A fantastic read, blending history and fantasy to perfection; a good deal of violent content.
It all started with the aurochs.
When this huge, supposedly extinct creature is found in the wilds of Scotland and the story reported in the newspaper, Cambridge don Simon Rawnson sets his heart on going to see it. His friend, main character Lewis Gillies, is not so sure. Especially when Simon disappears into a cairn - a Celtic sacred place - and does not reappear.
Characters are portrayed with all their faults, but the line between good and evil is kept clear. There are traitors and treacheries in some places, but these are paired with mercy from the wise and good characters.
The Celts of the Otherworld worship "The Goodly-Wise One" who, it would appear, is God. Wicked creatures known as the Horde of the Pit are also present; a story bears strong similarities to the Biblical narrative of Cain and Abel. Some of the spiritual content seems to have a strong mystical quality, but nothing directly adverse to Christianity.
Battles are frequent in the text and thoroughly described. The most graphic of these is near the beginning when a character cuts off an enemy's head, but there is much more violence than that. While training to be a warrior, one character knocks out another (no blood is shed). Later, a scene of a past battle is described well enough to move the reader. A hunt takes place in which several animals die, and there is another battle later on. Two men are murdered.
Drug and Alcohol Content
Mead and wine are both consumed. At a restaurant Lewis has a little too much wine, but this is cooled with some strong coffee. Later, Lewis drinks mead and later wakes up with a slight hangover.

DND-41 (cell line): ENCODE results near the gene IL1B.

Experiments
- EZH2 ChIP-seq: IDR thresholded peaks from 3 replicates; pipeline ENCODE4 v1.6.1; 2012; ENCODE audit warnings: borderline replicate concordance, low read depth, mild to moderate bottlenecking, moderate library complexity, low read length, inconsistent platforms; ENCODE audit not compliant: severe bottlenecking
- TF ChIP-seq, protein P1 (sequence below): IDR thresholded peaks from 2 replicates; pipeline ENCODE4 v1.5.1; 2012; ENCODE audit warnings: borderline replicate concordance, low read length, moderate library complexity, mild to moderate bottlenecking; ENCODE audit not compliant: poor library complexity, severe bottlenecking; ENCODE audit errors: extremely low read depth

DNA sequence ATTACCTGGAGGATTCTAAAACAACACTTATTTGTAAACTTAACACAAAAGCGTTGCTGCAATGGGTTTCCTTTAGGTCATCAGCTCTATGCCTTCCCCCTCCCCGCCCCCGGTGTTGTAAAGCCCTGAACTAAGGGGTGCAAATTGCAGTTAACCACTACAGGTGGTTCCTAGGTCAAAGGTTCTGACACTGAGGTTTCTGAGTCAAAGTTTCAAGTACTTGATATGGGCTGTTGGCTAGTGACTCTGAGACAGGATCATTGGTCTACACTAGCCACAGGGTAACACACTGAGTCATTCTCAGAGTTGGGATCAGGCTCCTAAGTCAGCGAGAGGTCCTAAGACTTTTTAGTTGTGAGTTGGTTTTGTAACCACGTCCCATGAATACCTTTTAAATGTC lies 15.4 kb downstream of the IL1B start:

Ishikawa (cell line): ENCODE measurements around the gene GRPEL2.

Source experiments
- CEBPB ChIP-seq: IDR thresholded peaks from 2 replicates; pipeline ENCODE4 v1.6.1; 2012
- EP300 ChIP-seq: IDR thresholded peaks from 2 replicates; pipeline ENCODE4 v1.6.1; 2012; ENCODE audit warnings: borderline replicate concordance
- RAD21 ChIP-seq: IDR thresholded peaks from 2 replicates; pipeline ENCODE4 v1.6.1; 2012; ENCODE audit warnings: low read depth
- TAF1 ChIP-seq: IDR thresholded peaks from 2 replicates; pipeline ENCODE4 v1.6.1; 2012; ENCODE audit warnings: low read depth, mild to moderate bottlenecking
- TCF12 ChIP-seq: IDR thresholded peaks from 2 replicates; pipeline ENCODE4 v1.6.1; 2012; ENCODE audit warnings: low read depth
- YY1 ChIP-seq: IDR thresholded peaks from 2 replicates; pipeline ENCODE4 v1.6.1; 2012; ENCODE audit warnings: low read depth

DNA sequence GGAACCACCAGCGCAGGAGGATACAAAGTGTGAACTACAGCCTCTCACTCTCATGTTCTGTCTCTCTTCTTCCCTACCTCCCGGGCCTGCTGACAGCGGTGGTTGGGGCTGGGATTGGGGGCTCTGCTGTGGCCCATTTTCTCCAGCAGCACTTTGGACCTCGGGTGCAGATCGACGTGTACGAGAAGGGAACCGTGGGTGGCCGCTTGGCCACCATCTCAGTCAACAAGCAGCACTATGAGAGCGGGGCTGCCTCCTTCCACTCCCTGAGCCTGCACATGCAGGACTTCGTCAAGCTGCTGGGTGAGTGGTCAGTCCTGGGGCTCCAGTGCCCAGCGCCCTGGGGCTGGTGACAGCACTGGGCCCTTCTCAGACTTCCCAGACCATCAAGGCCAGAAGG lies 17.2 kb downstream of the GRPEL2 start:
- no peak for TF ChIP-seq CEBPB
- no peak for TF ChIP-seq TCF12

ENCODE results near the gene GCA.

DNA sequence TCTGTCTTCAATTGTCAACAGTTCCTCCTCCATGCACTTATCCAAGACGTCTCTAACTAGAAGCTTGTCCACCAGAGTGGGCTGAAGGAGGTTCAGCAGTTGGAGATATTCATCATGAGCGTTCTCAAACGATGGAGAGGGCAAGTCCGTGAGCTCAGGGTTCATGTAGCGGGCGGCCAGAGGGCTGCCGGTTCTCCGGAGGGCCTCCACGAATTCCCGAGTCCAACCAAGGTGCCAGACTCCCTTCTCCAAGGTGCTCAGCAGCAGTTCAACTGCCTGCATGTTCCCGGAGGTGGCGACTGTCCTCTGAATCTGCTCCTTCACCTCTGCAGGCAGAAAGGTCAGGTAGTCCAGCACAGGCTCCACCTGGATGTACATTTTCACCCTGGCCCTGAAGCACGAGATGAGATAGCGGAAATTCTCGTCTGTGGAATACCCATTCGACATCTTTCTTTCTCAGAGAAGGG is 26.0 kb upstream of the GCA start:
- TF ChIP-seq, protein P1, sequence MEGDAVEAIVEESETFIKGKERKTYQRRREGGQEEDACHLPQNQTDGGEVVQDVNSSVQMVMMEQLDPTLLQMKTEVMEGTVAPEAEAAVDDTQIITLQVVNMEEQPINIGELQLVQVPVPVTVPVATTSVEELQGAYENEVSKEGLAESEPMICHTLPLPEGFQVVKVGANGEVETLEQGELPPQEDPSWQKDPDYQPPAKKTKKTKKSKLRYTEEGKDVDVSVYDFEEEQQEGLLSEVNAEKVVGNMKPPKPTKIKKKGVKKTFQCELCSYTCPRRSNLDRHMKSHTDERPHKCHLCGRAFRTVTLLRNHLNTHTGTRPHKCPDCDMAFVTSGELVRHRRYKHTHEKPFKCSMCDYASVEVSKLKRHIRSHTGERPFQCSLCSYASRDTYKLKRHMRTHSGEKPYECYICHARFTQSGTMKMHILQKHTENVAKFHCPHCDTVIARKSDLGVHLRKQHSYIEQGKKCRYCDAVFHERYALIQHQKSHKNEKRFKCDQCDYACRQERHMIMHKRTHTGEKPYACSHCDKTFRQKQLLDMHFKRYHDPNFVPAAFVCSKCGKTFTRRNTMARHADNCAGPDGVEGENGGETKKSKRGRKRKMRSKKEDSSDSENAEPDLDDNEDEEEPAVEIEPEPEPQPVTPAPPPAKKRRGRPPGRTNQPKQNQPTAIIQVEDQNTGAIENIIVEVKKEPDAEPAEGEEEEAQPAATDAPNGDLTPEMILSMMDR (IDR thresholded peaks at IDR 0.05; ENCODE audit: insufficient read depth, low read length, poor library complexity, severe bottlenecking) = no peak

At the beginning, Lewis comments on his longing for marriage. Simon has a girlfriend; in a brief description of the Demon Horde, their bodies are remarked upon. The Celtic warriors fight naked to show their bravery, and the Demon Horde also wear no clothes. Neither of these last two are sexualized.
Crude or Profane Language or Content
The wicked creatures make crude gestures; "pee" is used once; upon awakening at one point, Lewis feels that his bladder is swollen. While in the midst of a tirade, Simon uses "bl**dy"; the word is used a couple of times later. He also uses the phrase "bl**min' a***" and "d*mn" in the same tirade.
Lawhead's "The Paradise War" is an example of stellar story-telling not often found in modern literature. The characters come alive from the pages of the book; the reader can feel both pain and exhilarating joy as the narrative progresses. Celtic history is blended spectacularly with fantasy lore; the use of the Gaelic language lends an authentic feel to the tale. In addition to this, "The Paradise War" is not only fast-paced but also steady, remaining interesting and gripping and leaving the reader wanting to finish out the trilogy.
As for the violent content, it is not "gory" or "horrific," but rather it is compelling and kept in its place. However, the violence is meant for older audiences and judgment should be exercised.